AAU logo
New book edited by Lene Tanggaard: Fooling Around: Creative Learning Pathways

New book edited by Lene Tanggaard: Fooling Around: Creative Learning Pathways

The new look at creativity that is rooted within the sociocultural tradition in psychology and elaborated in the present book finds creativity in each and every moment of our everyday lives. We are creative when we move around in the streets, dance tango, fool around with our self-images while shopping for clothes, or resist pre-given recipes while cooking dinners etc.

Last modified: 23.04.2014

Fooling Around: Creative Learning Pathways
Edited by Lene Tanggaard, Aalborg University

A volume in Advances in Cultural Psychology. Series Editor: Jaan Valsiner, Clark University

Some old ideas can become very new. This is the case of the notion of creativity in psychology. Traditionally conceptualized in the narrow framework of the amazing things poets, composers, painters, and scientists do, creativity research had reached an impassé in its efforts to locate creativity within the confines of personality characteristics.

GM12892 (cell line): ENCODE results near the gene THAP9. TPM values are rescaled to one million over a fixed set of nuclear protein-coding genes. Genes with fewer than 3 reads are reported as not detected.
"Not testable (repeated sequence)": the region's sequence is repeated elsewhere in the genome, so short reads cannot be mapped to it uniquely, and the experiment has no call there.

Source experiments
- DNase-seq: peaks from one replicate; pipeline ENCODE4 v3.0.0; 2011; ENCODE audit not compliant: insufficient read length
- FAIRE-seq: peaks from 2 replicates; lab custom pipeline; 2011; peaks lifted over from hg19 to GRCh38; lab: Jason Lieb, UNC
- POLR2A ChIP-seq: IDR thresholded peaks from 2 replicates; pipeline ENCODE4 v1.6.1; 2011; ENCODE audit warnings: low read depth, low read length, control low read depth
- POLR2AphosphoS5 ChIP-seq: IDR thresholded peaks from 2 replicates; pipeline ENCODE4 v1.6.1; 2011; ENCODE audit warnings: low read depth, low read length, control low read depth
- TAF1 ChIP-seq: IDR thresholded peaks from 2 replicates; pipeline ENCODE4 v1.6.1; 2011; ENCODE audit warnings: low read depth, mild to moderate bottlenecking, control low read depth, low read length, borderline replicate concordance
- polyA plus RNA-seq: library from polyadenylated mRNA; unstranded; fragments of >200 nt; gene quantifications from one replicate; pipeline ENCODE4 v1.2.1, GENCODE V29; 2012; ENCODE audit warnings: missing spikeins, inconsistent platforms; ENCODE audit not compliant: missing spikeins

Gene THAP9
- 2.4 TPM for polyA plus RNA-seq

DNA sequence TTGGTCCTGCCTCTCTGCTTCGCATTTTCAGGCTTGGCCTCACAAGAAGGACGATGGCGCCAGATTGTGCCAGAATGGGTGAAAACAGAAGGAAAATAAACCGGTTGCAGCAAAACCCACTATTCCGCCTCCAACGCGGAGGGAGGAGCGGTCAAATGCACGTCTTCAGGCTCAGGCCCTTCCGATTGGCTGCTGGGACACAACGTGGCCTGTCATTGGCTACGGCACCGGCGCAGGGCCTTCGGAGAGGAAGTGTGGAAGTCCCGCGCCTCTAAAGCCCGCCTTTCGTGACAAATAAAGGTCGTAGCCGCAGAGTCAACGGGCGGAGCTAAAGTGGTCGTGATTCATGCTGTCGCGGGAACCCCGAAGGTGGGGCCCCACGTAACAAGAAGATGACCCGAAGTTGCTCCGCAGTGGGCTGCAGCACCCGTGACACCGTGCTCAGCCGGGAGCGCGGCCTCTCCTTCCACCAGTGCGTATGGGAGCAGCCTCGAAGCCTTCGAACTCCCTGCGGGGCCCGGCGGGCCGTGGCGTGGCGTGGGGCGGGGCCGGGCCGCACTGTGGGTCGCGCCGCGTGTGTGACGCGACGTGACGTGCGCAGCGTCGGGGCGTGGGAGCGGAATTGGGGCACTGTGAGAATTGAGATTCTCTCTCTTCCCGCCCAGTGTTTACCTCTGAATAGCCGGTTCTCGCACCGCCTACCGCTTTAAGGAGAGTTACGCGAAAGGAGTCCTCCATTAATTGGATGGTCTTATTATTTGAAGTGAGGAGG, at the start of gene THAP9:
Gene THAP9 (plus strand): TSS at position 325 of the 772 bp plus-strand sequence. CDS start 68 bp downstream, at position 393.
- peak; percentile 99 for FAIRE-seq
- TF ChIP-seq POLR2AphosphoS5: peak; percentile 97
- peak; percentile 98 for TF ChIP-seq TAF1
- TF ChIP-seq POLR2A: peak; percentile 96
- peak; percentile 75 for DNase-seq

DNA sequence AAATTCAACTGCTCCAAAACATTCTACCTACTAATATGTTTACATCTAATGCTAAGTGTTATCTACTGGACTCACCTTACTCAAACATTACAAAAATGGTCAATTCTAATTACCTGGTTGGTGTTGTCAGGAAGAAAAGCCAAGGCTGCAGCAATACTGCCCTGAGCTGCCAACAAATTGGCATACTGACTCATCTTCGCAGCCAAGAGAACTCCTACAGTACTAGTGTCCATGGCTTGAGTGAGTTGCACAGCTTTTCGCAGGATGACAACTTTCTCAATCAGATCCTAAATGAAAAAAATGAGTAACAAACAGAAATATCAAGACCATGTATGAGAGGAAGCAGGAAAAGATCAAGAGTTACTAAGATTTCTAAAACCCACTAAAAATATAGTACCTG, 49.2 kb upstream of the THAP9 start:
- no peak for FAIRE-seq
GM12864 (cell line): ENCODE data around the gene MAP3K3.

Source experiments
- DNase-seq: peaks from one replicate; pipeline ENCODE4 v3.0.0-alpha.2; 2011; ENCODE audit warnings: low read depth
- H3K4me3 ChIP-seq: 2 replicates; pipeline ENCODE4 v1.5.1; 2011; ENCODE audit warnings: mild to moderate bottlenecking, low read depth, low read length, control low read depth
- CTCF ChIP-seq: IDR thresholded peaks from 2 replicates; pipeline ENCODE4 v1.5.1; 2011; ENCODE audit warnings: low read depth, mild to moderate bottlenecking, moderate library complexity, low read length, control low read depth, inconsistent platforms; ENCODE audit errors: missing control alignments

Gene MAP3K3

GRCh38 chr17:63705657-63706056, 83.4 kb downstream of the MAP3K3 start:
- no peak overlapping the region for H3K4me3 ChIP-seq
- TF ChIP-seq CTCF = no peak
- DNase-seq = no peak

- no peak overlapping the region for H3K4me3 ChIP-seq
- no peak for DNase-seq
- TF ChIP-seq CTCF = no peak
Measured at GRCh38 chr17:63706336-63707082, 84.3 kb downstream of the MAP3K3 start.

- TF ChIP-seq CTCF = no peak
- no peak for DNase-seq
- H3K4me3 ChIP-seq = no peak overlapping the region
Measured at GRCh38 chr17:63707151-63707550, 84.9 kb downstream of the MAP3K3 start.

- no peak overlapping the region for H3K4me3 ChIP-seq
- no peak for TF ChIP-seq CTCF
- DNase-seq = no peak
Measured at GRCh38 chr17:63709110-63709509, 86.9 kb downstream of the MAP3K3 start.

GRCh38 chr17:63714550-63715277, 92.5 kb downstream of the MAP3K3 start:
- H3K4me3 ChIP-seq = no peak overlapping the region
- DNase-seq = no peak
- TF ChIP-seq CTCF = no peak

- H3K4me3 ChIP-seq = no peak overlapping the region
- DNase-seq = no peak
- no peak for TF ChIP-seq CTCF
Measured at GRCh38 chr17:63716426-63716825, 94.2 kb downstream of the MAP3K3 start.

This is the time for change. The New Look at creativity that is rooted within the sociocultural tradition in psychology and elaborated in the present book finds creativity in each and every moment of our everyday lives. We are creative when we move around in the streets, dance tango, fool around with our self-images while shopping for clothes, or resist pre-given recipes while cooking dinners. We are being creative even in our bedrooms where we perform the difficult tasks of falling asleep or waking up through arrays of sleep inducers and alarm clocks, not to speak of the time we spend in the very state of sleep. All our actions at night—ranging from what we later call nightmares--or dreams—are arenas of creativity even if we may barely remember what we have done.

The present monograph by Lene Tanggaard constitutes a powerful multi-pronged exposition of the New Look at Creativity. Its starting point is in the move to pay attention to the processes of acting in everyday life—rather than start from the classification of products of human actions into classes of “creative” versus “non-creative”.

More about "Fooling Around: Creative Learning Pathways" or download flyer

Lene Tanggaard is head of Centre for Qualitative Studies